Among the weird facts about the FCPA is who can decide to launch a criminal investigation or bring an enforcement action, and which government lawyers along the way will do the heavy lifting.
A DOJ policy published in 2013 reserves all decisions about bringing FCPA cases to the Criminal Division — that is, the top brass at Main Justice (DOJ HQ) in DC. The restriction applies not only to FCPA prosecutions but even to FCPA-related investigations.
Title 9 of the Justice Manual (formerly known as the United States Attorneys’ Manual) at Section 9-47.110 says:
No investigation or prosecution of cases involving alleged violations of the antibribery provisions of the Foreign Corrupt Practices Act (FCPA) of 1977 (15 U.S.C. §§ 78dd-1, 78dd-2, and 78dd-3) or of related violations of the FCPA’s record keeping provisions (15 U.S.C. § 78m(b)) shall be instituted without the express authorization of the Criminal Division.
That means there isn’t a U.S. Attorney in the country who, on his or her own, can launch an investigation of possible FCPA offenses or bring an FCPA prosecution.
What happens if one of those U.S. Attorneys somehow learns about potential FCPA offenses?
“Any information relating to a possible violation of the FCPA should be brought immediately to the attention of the Fraud Section of the Criminal Division,” the Justice Manual says.
That’s the drill even when evidence of potential FCPA offenses is uncovered “during the course of an apparently unrelated investigation.”
If the DOJ’s Fraud Section at Main Justice decides to investigate an FCPA case, any prosecution that might follow must be handled by Trial Attorneys from the Fraud Section, the Justice Manual says.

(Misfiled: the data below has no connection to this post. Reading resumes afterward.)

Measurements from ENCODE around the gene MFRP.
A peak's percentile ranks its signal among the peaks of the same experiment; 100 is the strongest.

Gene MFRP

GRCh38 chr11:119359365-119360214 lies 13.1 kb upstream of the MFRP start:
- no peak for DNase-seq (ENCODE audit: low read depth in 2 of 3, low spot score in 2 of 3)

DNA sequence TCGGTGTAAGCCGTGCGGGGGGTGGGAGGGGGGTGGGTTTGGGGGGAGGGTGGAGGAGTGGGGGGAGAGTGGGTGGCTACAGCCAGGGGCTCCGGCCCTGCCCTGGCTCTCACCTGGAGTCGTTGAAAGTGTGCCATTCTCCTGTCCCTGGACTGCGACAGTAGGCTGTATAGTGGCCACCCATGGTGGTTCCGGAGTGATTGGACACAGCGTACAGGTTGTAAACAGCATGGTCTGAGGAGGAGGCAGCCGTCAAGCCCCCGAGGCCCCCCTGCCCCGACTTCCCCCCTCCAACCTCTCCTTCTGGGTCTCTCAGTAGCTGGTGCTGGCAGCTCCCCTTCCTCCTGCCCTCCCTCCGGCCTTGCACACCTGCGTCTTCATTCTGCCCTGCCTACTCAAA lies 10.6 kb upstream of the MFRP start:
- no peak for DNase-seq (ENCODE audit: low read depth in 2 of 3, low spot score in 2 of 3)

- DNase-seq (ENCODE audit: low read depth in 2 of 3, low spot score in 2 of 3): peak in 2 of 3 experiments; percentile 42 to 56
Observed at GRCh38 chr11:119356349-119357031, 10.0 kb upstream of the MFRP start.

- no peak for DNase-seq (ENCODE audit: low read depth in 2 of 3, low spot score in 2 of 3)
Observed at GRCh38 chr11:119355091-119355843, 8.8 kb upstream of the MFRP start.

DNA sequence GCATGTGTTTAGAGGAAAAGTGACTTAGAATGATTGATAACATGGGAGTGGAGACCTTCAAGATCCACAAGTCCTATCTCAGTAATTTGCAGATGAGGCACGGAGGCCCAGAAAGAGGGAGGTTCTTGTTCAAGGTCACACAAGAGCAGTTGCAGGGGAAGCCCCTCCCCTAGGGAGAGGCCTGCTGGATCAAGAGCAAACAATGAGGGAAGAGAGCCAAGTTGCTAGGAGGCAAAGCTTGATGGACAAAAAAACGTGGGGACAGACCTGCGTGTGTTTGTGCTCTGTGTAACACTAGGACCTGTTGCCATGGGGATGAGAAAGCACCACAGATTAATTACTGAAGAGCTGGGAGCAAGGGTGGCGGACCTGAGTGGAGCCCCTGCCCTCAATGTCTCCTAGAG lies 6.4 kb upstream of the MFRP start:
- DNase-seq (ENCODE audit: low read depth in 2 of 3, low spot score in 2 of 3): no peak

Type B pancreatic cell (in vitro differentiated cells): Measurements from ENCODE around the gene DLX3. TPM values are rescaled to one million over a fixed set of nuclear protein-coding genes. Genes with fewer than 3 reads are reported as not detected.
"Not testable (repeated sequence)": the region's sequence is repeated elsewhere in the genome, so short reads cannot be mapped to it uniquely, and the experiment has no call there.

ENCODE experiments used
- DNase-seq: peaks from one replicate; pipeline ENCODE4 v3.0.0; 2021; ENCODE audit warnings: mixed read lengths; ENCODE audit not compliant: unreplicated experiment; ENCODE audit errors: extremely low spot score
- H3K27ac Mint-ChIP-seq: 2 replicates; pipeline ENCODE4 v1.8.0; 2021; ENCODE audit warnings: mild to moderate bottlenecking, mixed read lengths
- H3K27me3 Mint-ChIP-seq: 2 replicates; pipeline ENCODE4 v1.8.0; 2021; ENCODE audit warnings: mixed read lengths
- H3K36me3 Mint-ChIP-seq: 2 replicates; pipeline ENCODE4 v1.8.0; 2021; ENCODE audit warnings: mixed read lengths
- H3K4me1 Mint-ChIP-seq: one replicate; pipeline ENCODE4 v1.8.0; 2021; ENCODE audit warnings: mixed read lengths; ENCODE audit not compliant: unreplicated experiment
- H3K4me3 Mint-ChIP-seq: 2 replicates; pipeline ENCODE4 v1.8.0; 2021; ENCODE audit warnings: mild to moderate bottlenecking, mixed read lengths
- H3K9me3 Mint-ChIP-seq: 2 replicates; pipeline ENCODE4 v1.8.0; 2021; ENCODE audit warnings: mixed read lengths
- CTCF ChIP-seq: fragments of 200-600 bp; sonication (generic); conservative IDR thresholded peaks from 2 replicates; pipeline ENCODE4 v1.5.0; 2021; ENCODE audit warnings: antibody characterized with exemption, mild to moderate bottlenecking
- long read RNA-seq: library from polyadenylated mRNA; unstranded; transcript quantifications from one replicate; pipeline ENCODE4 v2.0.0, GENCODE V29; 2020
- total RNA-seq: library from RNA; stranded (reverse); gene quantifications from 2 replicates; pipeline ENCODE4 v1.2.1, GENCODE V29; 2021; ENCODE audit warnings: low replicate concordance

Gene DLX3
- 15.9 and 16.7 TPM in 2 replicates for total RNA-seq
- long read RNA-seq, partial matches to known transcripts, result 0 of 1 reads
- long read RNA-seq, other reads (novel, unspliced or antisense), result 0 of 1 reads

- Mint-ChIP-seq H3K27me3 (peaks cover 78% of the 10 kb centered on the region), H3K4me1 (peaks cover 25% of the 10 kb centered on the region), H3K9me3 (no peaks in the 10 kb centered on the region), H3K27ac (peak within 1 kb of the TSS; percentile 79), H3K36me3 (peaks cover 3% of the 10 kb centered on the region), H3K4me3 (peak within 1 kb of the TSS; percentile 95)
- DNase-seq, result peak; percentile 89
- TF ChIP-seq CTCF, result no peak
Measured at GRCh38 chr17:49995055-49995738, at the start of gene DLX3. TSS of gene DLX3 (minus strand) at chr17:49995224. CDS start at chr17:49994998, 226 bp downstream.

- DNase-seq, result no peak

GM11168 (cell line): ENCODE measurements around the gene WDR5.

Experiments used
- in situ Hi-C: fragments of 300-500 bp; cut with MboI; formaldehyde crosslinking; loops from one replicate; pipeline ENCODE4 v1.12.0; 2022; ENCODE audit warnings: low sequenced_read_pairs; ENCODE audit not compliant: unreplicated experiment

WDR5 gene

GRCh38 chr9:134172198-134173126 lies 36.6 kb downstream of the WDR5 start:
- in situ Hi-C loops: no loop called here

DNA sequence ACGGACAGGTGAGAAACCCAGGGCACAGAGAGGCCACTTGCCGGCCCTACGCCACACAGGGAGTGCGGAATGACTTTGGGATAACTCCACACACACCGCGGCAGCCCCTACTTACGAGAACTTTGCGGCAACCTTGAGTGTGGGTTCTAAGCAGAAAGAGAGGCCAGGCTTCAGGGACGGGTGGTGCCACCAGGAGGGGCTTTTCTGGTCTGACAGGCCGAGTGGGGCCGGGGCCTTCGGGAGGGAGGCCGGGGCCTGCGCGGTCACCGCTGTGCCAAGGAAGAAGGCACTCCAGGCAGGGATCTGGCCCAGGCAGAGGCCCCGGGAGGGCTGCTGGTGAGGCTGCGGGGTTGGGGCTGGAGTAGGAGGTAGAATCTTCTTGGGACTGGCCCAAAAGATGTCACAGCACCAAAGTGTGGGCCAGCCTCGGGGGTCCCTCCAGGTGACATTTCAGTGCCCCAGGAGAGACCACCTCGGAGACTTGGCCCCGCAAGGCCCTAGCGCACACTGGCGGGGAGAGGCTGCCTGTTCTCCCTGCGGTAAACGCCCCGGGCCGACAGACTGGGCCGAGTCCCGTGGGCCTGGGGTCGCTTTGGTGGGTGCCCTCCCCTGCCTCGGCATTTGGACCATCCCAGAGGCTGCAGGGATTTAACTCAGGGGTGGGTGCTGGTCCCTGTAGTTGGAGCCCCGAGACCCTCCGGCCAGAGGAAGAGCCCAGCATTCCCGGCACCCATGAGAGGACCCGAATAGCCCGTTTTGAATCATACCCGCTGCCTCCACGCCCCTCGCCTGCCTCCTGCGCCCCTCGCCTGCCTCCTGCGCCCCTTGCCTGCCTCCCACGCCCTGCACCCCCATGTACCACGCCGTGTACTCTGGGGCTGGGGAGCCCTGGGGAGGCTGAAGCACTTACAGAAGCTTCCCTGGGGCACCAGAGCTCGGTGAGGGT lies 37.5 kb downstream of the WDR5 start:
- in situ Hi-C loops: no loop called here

Involving other lawyers, including U.S. Attorneys, requires a further nod from the Assistant Attorney General for the Criminal Division.
(The AAG — appointed by the President of the United States with the advice and consent of the Senate — sits atop the Criminal Division and above the Fraud Section, among others.)
According to the Justice Manual, all FCPA investigations and prosecutions require “close coordination” with the SEC and other interested federal agencies. The SEC brings civil FCPA enforcement actions and leaves criminal enforcement to the DOJ.
So is the FCPA just a power grab by Main Justice, a clever piece of DC stage management?
Not according to the DOJ.
The Justice Manual says the investigation and prosecution “of particular allegations of violations of the FCPA will raise complex enforcement problems abroad as well as difficult issues of jurisdiction and statutory construction.”
Investigations may involve interviewing witnesses in foreign countries concerning their activities with high-level foreign government officials, the Justice Manual says.
“In addition, relevant accounts maintained in United States banks and subject to subpoena may be directly or beneficially owned by senior foreign government officials.”
In other words, FCPA investigations and enforcement actions can step on a lot of diplomatic toes and make a hash out of U.S. foreign policy.
“For these reasons,” the Justice Manual says, “the need for centralized supervision of investigations and prosecutions under the FCPA is compelling.”